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What Are the Lingering Impacts on Natural Gas Prices Post Polar Vortex?

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The winter events of 2013-14 will not soon be forgotten by those involved with the U.S. natural gas market. One may be asking, “What are the lingering impacts on natural gas prices post the 2014 Polar Vortex?” The answer depends on the time horizon related to your energy budget decisions.

36-Month Outlook: The First 12 Months

NYMEX natural gas commodity futures prices for a three-year period (April 2014 – March 2017) as of March 25, 2014, and as of a year earlier on March 25, 2013, reflect two different views of the 36-month contracts.

The first 12 months, i.e., April 2014 through March 2015, were, as of March 25, higher than they were one year ago. This reflects the lingering impacts on natural gas prices post Polar Vortex.

Many factors impact commodity prices during the summer season, including weather and storage injection demand. And while there may be period price declines that allow commodity customers the ability to lock in favorable prices, the outlook for the April-October gas storage injection season is not favorable from a price perspective.

Gas Storage Injection

Demand surged to record highs during this past winter as per data from a leading industry source – Bentek Energy. This led to the lowest gas storage levels since 2003 and a record seasonal storage deficit.

Because of this, the volume of natural gas that could be injected into U.S. storage facilities during the April-October injection season is nearly two times greater year-over-year than the current U.S. gas production surplus.

Gas utilities that are charged with making sure that “human needs” are met during high winter demand periods control a majority of U.S. storage capacity. Additionally, these entities recover most or all of the commodity costs associated with serving their customers. The implication of both of these factors is that beginning in April, utilities will begin to inject large, possibly record, volumes of natural gas into storage facilities in order to have sufficient supplies before the 2014-15 winter. The injections will occur regardless of price, due to guaranteed cost recovery by the utilities, and they will absorb excess supplies in lower demand periods and will compete with demand in higher demand periods. Natural gas market participants are well aware of this substantial injection demand and this is a key reason, post the 2013-14 winter period, that NYMEX natural gas prices are higher year-over-year.

The NYMEX natural gas November 2014 – March 2015 price strip is also higher year-over-year. There are two critical uncertainties that are behind the winter price support.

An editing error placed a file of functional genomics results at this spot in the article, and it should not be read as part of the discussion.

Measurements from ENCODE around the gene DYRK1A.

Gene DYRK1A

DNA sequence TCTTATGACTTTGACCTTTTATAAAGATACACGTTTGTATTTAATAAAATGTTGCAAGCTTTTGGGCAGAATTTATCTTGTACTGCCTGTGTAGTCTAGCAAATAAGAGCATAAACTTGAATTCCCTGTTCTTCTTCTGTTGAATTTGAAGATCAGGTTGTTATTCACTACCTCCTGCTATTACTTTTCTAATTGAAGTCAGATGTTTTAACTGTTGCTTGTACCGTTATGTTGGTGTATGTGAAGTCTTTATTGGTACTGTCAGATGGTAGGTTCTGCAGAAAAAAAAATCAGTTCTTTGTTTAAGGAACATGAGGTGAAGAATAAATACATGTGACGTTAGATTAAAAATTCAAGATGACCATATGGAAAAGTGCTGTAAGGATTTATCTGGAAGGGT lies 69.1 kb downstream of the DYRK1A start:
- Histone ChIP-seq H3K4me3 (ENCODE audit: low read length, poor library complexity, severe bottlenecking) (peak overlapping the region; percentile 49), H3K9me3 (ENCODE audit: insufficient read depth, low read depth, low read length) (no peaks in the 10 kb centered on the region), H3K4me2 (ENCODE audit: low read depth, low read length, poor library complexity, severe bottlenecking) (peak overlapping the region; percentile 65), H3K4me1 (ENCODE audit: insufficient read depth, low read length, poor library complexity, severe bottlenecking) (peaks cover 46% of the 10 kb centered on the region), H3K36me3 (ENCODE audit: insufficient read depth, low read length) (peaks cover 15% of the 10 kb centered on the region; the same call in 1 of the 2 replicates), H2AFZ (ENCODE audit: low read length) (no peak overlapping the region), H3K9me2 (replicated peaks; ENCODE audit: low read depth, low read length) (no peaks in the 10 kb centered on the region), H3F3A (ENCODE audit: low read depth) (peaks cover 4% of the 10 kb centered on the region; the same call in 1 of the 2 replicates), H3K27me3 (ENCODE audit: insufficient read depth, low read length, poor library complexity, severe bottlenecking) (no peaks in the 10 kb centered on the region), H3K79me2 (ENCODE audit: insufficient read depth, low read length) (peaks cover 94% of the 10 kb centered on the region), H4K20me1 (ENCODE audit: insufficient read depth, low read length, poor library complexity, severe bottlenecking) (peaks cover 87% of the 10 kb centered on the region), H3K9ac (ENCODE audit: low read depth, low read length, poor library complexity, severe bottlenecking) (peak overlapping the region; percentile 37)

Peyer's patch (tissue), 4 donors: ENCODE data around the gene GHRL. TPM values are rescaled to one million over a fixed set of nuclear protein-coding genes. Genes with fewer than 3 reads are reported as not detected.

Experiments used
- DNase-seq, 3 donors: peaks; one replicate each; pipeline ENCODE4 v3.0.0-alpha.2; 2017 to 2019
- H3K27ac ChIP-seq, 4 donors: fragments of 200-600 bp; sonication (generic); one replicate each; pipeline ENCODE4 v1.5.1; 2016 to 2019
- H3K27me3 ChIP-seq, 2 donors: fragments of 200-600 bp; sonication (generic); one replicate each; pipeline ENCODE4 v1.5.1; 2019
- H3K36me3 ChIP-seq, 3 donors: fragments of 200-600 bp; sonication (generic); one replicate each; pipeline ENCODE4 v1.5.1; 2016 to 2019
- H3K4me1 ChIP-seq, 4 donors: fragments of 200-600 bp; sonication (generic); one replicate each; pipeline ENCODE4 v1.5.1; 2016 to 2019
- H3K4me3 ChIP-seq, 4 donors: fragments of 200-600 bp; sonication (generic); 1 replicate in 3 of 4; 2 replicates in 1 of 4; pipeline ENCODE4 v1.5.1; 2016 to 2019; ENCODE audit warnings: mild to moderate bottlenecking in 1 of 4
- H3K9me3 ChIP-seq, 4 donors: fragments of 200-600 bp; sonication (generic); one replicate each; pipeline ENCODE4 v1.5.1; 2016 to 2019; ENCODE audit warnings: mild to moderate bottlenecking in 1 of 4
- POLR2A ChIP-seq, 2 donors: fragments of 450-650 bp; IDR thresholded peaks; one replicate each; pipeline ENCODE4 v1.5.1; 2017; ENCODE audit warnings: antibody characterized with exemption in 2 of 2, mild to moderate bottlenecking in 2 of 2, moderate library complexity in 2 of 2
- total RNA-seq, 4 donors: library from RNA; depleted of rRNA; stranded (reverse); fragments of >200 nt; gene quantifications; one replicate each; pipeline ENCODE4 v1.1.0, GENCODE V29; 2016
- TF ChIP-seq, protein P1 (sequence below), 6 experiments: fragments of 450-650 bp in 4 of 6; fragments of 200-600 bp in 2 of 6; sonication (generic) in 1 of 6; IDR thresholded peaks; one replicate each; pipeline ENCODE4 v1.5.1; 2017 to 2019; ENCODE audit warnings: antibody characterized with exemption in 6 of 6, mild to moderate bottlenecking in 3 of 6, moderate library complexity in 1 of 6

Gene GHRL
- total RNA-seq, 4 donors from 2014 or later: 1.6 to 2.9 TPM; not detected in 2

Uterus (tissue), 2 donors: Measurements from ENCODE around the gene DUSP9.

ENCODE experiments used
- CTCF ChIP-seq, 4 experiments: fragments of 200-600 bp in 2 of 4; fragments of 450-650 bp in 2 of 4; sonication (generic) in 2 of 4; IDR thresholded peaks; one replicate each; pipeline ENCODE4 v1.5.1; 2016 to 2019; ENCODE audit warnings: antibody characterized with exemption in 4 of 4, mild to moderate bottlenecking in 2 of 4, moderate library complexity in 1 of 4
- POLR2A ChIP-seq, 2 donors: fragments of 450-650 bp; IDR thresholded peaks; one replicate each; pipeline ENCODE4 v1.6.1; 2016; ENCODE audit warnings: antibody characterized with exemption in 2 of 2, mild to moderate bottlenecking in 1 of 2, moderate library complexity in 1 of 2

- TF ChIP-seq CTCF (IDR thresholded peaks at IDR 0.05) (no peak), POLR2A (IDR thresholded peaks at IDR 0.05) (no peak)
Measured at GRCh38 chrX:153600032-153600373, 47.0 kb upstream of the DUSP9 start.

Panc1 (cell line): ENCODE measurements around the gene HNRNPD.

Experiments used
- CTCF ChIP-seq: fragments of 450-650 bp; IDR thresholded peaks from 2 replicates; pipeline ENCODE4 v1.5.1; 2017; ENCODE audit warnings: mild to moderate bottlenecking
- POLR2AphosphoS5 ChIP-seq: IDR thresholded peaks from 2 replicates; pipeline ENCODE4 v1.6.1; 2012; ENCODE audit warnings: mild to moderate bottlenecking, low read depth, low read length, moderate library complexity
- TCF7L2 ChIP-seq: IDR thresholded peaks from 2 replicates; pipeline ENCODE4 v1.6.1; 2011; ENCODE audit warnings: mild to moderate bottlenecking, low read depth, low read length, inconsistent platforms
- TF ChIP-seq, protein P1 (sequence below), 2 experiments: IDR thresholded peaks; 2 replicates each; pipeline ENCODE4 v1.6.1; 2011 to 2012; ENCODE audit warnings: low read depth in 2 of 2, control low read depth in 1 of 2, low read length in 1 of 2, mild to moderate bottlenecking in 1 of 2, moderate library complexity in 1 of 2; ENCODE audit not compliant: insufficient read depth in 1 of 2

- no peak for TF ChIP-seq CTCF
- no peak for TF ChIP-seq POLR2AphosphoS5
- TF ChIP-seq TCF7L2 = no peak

1. Can the utility sector inject enough gas into the ground to meet forecasted space heating demand before the 2014-15 winter starts?
  2. What is the “risk” related to weather-driven demand (i.e. will temperatures be below normal)?

What are possible factors that could lead to summer 2014 and winter 2014-15 natural gas commodity prices declining?

A surge in U.S. gas production beyond expectations and lower summer weather gas demand year-over-year are the primary bearish factors that could significantly impact gas prices (i.e. commodity and basis).  But betting on mild weather is risky, as many of us have learned after the last few months.

Finally, There Is Some Good News

NYMEX natural gas prices were lower year-over-year as of March 25, 2014 for the April 2015 through March 2017 time period (months 13-36).  Additionally, no NYMEX contract price was above the $4.50 level. Prior to January 2014, the NYMEX spot contract price had remained below this level since July 2011. This was due primarily to a massive surge in U.S. shale gas production combined with lower winter weather-driven demand.

Amazingly, NYMEX market participants, particularly sellers, appear to believe that the combination of expanded natural gas infrastructure and contemporaneous production will offset organic, greenfield, and weather-driven demand for those periods relative to the same vantage point in March 2013.  And don’t ignore bullish risks from LNG exports and coal plant retirements.

In Summary

As of March 25, 2014, the NYMEX April 2014 – March 2015 strip was higher year-over-year and the April 2015 – March 2017 strip was lower.

Questions that one may ask include:

  • What is the probability of price declines in the upcoming summer/winter strips?
  • Are current natural gas prices value?

We at Direct Energy are asking the same questions, and we will continue to keep you informed in future reports.

Posted: March 28, 2014

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